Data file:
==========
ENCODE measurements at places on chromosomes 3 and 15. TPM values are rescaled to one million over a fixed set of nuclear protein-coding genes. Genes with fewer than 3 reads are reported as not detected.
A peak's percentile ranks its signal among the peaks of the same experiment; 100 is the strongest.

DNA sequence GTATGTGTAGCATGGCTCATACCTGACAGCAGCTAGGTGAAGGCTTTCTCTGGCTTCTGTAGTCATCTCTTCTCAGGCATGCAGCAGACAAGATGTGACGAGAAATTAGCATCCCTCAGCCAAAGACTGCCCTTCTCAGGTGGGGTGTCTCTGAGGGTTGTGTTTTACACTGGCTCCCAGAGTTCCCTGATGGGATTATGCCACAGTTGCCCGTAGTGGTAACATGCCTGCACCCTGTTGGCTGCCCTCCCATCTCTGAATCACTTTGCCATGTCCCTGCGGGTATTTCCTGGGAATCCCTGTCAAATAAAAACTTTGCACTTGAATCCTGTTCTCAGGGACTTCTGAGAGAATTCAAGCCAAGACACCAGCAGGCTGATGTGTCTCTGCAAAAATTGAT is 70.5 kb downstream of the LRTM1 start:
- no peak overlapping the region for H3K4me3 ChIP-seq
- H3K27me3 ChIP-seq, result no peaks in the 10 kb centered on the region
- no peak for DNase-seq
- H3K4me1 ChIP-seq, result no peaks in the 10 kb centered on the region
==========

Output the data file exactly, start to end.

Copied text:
ENCODE measurements at places on chromosomes 3 and 15. TPM values are rescaled to one million over a fixed set of nuclear protein-coding genes. Genes with fewer than 3 reads are reported as not detected.
A peak's percentile ranks its signal among the peaks of the same experiment; 100 is the strongest.

DNA sequence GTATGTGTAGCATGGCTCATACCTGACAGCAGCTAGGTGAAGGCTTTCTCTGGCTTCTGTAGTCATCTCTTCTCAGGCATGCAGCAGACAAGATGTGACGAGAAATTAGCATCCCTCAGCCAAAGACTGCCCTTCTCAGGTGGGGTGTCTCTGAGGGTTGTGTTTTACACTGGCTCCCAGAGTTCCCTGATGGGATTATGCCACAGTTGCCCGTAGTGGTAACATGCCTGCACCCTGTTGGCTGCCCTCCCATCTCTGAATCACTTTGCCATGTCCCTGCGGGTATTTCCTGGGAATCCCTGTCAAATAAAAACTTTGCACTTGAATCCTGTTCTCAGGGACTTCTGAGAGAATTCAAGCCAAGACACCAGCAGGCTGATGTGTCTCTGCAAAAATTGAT is 70.5 kb downstream of the LRTM1 start:
- no peak overlapping the region for H3K4me3 ChIP-seq
- H3K27me3 ChIP-seq, result no peaks in the 10 kb centered on the region
- no peak for DNase-seq
- H3K4me1 ChIP-seq, result no peaks in the 10 kb centered on the region